Hugh Kane & David Walsh
Our Hugh Kane, Partner and David Walsh, Associate of the Commercial Litigation Team discuss a recent judgment of the Court of Criminal Appeal affirming a judgment of the High Court in what is a definitive ruling on the application of Order 42 Rule 20 of the Rules of Superior Court
Kane Tuohy LLP, on behalf of their UK liquidator client, was Notice Party to the Applicant’s Article 40 proceedings entitled “Sean Christopher Hennelly v The Governor of Mountjoy Prison The High Court Record No. 2021/1607 SS, The Court of Appeal Record No. 2021/285”.
The Applicant, who stood incarcerated in Mountjoy Prison on foot of his continued contempt of a High Court Possession Order, brought an application pursuant to Article 40.4.2 of the Constitution of Ireland arguing that his detention was unlawful.
In the underlying proceedings, all before the High Court, Kane Tuohy LLP had successfully taken steps to obtain an Order deeming a UK judgment against the Applicant recognised and enforceable in Ireland, a Well Charging Order for Sale (over property where the Applicant was the sole registered owner), an Order for Possession over the property and, thereafter, arising from the Applicant’s contempt of the Possession Order, an Order for the Attachment and Committal of the Applicant.
An execution Order of Committal issued from the Central Office of the High Court in December 2019; however, as efforts were made over the course of almost two years to secure possession of the property without the need to incarcerate the Applicant, the Order expired. Having been unable to secure possession of the property, Kane Tuohy LLP applied for, and obtained, a fresh Order of Committal in September 2021, which Order, was acted on by An Garda Siochana in November 2021 when the Applicant was arrested and committed to Mountjoy Prison.
The Article 40 Application
The Applicant raised two main arguments in the High Court. Firstly, the Applicant argued that Order 42 Rule 20 of the Rules of Superior Court directed that an Order of Committal could only be valid for one year and it must be renewed within that year with the leave of the Court. On this basis, the Applicant argued that the Central Office did not have jurisdiction to grant a fresh Order of Committal in September 2021. It was further argued that there was no procedure set down in the Rules which permitted an Order of Committal to expire and for a party to thereafter apply for a fresh one.
Secondly, the Applicant argued that as an Order of Possession (rather than an Order for Possession) had not been obtained, the UK Liquidator was not entitled to apply for and obtain an Order of Committal.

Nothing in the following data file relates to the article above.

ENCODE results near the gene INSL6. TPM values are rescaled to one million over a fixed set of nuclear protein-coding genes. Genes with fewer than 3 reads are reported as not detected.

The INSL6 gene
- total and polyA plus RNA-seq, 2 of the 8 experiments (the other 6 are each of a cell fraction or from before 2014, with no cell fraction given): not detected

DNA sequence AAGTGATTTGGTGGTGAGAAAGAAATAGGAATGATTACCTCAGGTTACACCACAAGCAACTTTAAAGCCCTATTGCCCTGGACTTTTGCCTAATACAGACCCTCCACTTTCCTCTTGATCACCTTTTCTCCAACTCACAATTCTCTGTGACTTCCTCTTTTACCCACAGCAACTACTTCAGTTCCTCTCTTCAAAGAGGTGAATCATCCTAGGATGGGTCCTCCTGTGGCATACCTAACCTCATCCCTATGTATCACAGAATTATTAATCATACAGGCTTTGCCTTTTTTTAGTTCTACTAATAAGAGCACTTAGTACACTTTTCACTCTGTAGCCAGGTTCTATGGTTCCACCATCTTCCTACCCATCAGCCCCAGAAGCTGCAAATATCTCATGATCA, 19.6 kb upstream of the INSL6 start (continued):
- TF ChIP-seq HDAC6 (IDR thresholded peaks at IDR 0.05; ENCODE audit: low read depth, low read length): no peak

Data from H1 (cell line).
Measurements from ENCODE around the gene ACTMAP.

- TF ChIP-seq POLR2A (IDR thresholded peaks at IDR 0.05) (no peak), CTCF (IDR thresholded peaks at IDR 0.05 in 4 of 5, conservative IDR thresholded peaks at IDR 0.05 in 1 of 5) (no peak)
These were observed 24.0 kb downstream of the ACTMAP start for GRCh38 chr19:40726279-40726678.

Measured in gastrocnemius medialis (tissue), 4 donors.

In response, the Governor of Mountjoy Prison argued that the Order of Committal issued in September 2021 was good on its face and therefore, the Applicant’s detention was lawful. Furthermore, it was argued that the Applicant’s submissions that an Order of Possession was required before the issuance of an Order of Committal was entirely irrelevant in the context of a case where the High Court had already found the Applicant guilty of contempt.
The High Court’s Judgment
Mr. Justice Barr determined that the Applicant was lawfully detained and the second issued Order of Committal was good on its face. If the Applicant wished to, he could have sought to challenge his detention was by way of appeal of the underlying Possession and/or Attachment and Committal Orders, and/or by way of a judicial review of the issuance of the second Order of Committal. The Court noted that the Applicant had chosen not to take any of these steps.
On the substance of the application, Mr. Justice Barr determined that there was no “fundamental irregularity” or “unfairness” in the making of either of the Orders of Committal in 2019 or 2021. Moreover, and relying on statements made by Judges of the High Court in the cases of “Wymes -v- Teehan 1988 IR717” and “Carlisle Mortgages Limited -v- Canty 2013 3IR406”, there was no prohibition whatsoever on the UK liquidator applying for and obtaining a fresh Order of Committal in circumstances where the previous Order had not been renewed with the leave of the Court.
The Criminal Court of Appeal
The Applicant appealed the High Court’s Judgment to the Court of Criminal Appeal where (similar) arguments on behalf of the Applicant and on behalf of the Governor of Mountjoy Prison were heard before the President, Mr. Justice Barnivlle and Ms. Justice Ni Raifeartaigh. In delivering her ex tempore judgment – as approved of by the President and Mr. Justice Barnivlle - Ms. Justice Ni Raifeartaigh upheld Mr. Justice Barr’s Judgment in its entirety and the Court did not find favour in a single argument presented by the Applicant to the affect that his detention was unlawful, that the UK liquidator was not entitled to seek and obtain a fresh Order of Committal in September 2021 or that an Order of Possession ought to be obtained before applying for and obtaining an Order of Committal.
During the course of the hearing before the Court of Criminal Appeal, the President, on a number of occasions, noted that, if the Applicant wished to be released from his detention, all he had to do was purge his contempt of the Court’s underlying Possession Order.
A link to the High Court’s judgment can be found here:
A link to the Court of Criminal Appeal’s judgment can be found here:
This Article is not intended as legal advice. For further information on Orders for Possession, Orders for Attachment and Committal, Article 40 applications, High Court enforcement procedure and all general matters relating to legal advice in the context of contentious disputes, please contact our Hugh Kane or David Walsh, details as below.
Hugh Kane, Partner
David Walsh, Senior Associate